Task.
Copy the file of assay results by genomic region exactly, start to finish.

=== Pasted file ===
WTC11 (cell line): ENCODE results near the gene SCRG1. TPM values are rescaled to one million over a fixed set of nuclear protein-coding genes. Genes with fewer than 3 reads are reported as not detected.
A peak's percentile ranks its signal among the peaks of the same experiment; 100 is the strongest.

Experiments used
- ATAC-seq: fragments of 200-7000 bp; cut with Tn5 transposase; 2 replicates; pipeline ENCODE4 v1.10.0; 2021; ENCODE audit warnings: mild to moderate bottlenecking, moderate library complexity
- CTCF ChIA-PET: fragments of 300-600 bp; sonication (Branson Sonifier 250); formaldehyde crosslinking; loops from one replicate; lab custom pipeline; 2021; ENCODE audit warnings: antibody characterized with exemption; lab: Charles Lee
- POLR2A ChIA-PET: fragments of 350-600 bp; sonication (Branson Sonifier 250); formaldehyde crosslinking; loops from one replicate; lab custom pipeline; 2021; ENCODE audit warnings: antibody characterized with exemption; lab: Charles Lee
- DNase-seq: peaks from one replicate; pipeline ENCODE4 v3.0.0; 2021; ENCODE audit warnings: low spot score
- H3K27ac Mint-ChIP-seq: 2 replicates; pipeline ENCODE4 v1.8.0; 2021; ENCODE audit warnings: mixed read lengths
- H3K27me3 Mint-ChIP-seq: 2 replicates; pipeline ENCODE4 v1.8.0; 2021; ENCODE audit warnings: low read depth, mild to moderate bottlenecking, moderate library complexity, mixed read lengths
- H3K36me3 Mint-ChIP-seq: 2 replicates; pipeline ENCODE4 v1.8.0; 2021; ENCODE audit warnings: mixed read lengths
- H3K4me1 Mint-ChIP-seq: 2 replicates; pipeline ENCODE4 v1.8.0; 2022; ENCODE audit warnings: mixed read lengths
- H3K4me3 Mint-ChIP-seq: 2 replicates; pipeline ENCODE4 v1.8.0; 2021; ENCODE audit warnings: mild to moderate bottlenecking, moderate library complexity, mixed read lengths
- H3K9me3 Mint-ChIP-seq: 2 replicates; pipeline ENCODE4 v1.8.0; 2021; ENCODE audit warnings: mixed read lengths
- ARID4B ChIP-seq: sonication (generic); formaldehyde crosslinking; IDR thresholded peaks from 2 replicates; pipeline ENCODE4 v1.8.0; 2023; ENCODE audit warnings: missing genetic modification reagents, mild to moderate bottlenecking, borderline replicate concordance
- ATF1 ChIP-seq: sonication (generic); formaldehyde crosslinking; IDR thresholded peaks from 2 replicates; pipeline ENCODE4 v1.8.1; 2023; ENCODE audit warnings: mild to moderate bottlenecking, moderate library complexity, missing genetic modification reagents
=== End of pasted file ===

WTC11 (cell line): ENCODE results near the gene SCRG1. TPM values are rescaled to one million over a fixed set of nuclear protein-coding genes. Genes with fewer than 3 reads are reported as not detected.
A peak's percentile ranks its signal among the peaks of the same experiment; 100 is the strongest.

Experiments used
- ATAC-seq: fragments of 200-7000 bp; cut with Tn5 transposase; 2 replicates; pipeline ENCODE4 v1.10.0; 2021; ENCODE audit warnings: mild to moderate bottlenecking, moderate library complexity
- CTCF ChIA-PET: fragments of 300-600 bp; sonication (Branson Sonifier 250); formaldehyde crosslinking; loops from one replicate; lab custom pipeline; 2021; ENCODE audit warnings: antibody characterized with exemption; lab: Charles Lee
- POLR2A ChIA-PET: fragments of 350-600 bp; sonication (Branson Sonifier 250); formaldehyde crosslinking; loops from one replicate; lab custom pipeline; 2021; ENCODE audit warnings: antibody characterized with exemption; lab: Charles Lee
- DNase-seq: peaks from one replicate; pipeline ENCODE4 v3.0.0; 2021; ENCODE audit warnings: low spot score
- H3K27ac Mint-ChIP-seq: 2 replicates; pipeline ENCODE4 v1.8.0; 2021; ENCODE audit warnings: mixed read lengths
- H3K27me3 Mint-ChIP-seq: 2 replicates; pipeline ENCODE4 v1.8.0; 2021; ENCODE audit warnings: low read depth, mild to moderate bottlenecking, moderate library complexity, mixed read lengths
- H3K36me3 Mint-ChIP-seq: 2 replicates; pipeline ENCODE4 v1.8.0; 2021; ENCODE audit warnings: mixed read lengths
- H3K4me1 Mint-ChIP-seq: 2 replicates; pipeline ENCODE4 v1.8.0; 2022; ENCODE audit warnings: mixed read lengths
- H3K4me3 Mint-ChIP-seq: 2 replicates; pipeline ENCODE4 v1.8.0; 2021; ENCODE audit warnings: mild to moderate bottlenecking, moderate library complexity, mixed read lengths
- H3K9me3 Mint-ChIP-seq: 2 replicates; pipeline ENCODE4 v1.8.0; 2021; ENCODE audit warnings: mixed read lengths
- ARID4B ChIP-seq: sonication (generic); formaldehyde crosslinking; IDR thresholded peaks from 2 replicates; pipeline ENCODE4 v1.8.0; 2023; ENCODE audit warnings: missing genetic modification reagents, mild to moderate bottlenecking, borderline replicate concordance
- ATF1 ChIP-seq: sonication (generic); formaldehyde crosslinking; IDR thresholded peaks from 2 replicates; pipeline ENCODE4 v1.8.1; 2023; ENCODE audit warnings: mild to moderate bottlenecking, moderate library complexity, missing genetic modification reagents